Cleveland

This morning I felt like a smart aleck and wrote a smart aleck piece about the Republican convention in Cleveland. I pushed it and it wasn’t very good.

I shouldn’t have hit “publish,” but I did.

I just deleted it.

After writing it and feeling off, I went to the NY Times website, as I do everyday.

There was a variety of headlines about our nation being on edge, about the anguish deepening on the police forces throughout our country. One headline asked the question …”What is a Terrorist and what is Deranged?”

It was when I saw a video from the NY Magazine, titled “Crisis in Cleveland,” that I was drawn to click the button.

I have a history with Cleveland.

That is where Nick is from. He grew up in Cleveland, on the near west side.

Since 1970, I have been going to Cleveland. For years, we went up several times a year, as Nick’s mom was alive. Since her death, we haven’t been up as much. It is more difficult. Emotionally, difficult.

A lot has changed in Cleveland, and not just with our family. Besides my mother-in-law dying, so have my two sisters-in-law and nephew. The memories are of when we were younger, our children were little and the family was large.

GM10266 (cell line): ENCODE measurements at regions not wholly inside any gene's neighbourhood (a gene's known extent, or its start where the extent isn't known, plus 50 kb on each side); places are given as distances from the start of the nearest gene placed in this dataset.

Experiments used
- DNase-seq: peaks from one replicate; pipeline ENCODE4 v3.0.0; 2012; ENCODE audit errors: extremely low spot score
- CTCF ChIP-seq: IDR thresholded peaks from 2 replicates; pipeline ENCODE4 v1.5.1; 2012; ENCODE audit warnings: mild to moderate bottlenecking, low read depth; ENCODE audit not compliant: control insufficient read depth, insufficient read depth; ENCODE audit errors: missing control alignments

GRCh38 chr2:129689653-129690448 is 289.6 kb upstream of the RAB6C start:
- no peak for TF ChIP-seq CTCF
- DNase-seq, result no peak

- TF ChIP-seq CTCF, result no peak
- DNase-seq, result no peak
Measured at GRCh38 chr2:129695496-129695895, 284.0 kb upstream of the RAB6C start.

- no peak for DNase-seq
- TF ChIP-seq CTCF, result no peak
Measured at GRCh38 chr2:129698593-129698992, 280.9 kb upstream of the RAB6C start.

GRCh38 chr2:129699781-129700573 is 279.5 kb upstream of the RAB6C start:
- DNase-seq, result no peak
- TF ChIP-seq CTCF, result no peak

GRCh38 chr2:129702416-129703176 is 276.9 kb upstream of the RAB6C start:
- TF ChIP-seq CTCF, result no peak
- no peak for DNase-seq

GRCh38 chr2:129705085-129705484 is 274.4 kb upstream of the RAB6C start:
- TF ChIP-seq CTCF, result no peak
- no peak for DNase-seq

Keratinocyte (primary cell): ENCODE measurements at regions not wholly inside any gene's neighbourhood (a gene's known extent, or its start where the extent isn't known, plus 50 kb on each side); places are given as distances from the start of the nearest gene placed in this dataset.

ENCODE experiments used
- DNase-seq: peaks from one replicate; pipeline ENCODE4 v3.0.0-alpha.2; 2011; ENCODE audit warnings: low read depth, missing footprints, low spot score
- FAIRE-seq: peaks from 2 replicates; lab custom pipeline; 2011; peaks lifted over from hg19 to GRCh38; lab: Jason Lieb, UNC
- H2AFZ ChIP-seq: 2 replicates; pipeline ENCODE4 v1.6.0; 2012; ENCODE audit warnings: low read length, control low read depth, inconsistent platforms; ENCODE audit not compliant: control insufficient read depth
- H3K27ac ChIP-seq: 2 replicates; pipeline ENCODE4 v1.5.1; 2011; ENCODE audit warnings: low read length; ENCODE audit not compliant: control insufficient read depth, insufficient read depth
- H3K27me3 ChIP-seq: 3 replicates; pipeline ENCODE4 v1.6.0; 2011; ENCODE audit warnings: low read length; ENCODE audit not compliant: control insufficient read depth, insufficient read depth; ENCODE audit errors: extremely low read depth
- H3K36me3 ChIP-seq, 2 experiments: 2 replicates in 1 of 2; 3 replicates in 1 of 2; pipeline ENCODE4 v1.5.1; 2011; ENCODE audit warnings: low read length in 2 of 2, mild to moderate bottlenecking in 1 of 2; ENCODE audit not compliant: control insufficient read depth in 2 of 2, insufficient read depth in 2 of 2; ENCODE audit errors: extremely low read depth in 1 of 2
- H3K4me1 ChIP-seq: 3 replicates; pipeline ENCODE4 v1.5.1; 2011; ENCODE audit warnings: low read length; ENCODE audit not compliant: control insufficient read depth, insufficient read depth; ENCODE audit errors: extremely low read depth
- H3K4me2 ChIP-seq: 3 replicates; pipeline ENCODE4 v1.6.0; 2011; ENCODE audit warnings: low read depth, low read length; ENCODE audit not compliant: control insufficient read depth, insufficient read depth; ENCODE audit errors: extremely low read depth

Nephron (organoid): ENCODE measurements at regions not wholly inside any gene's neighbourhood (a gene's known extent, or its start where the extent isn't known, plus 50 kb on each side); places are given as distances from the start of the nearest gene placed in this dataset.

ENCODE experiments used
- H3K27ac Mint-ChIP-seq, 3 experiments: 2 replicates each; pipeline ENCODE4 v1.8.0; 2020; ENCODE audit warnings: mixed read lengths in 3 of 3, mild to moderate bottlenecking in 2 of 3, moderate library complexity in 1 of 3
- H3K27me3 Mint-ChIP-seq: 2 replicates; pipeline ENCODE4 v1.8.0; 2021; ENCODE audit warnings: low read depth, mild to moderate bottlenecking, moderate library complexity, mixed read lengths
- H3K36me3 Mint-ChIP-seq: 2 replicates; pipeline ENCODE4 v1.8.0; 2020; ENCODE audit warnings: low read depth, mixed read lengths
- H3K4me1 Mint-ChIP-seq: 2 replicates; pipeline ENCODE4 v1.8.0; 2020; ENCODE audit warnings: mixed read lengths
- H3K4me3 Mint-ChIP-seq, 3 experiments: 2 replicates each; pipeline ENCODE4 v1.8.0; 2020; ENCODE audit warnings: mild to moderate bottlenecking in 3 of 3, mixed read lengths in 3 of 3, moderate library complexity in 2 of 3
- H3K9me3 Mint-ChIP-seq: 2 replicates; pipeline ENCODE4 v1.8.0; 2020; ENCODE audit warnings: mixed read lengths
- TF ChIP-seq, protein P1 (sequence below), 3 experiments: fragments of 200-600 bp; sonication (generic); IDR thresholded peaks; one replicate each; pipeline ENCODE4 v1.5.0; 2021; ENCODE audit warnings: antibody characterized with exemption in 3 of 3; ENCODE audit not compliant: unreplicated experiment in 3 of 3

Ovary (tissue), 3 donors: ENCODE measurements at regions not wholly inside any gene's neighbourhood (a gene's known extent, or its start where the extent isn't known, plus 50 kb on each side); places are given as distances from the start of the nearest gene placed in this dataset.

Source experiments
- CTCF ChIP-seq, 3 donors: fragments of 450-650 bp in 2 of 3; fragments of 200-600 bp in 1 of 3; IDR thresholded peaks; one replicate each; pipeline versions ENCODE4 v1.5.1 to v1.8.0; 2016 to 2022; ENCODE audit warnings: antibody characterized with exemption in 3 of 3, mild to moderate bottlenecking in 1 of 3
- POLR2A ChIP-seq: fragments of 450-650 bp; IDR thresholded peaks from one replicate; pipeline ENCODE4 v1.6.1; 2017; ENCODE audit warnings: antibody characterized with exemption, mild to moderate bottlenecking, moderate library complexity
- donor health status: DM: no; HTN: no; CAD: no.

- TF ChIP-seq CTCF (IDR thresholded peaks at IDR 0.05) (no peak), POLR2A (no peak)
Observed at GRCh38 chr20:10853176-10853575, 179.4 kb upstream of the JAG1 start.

Cleveland was the first place I had lasagna or heard of a pierogi or kielbasa. It was a bit of a foreign city to me. It wasn’t Cincinnati.

It was much more ethnic, and that intrigued me.

We’d go to the West Side Market on each visit, and go thru downtown and see the lake.

Nick knew the “iffy” areas because he drove cab one summer.

When we first began going up there, the steel mills still fired and at night, you could see the bright light of the flames down in the valley. It was just the beginning of the evacuation of our plants to other countries.

People in Cleveland had good jobs at the steel plants and at the car manufacturing plants. There were bakeries and butchers and towns that had drug stores and corner stores, like “Sally Ann’s” around the corner from the house Nick grew up in. That was the place to get the good, dark, German rye bread.

As years past, downtown Cleveland changed. The big department stores like Halle’s and Higbees, closed. The huge buildings that were built with earnest longevity, emptied. Other, smaller stores, followed.

The dominoes fell.

The lights went out on the steel mills.

People moved to the suburbs.

Blight set in, especially on the east side.

One by one, Nick’s family passed away. Cousins grew up. Aunts and uncles died. Our kids grew up and moved on.

When we went to Cleveland, about 25 miles, out, we both got quieter. So much of our minds were in the past. You know the visions you are supposed to get before you die, your life flashing before your eyes? That is what it was like.

The ghosts of a life lived, our youths and a time when our future was more in front of us and not already made into our past.

We’d drive around downtown Cleveland, in the shadows of tall, empty buildings, hoping that one day it would turn around. But what does it even mean to hope a city, “turns around?”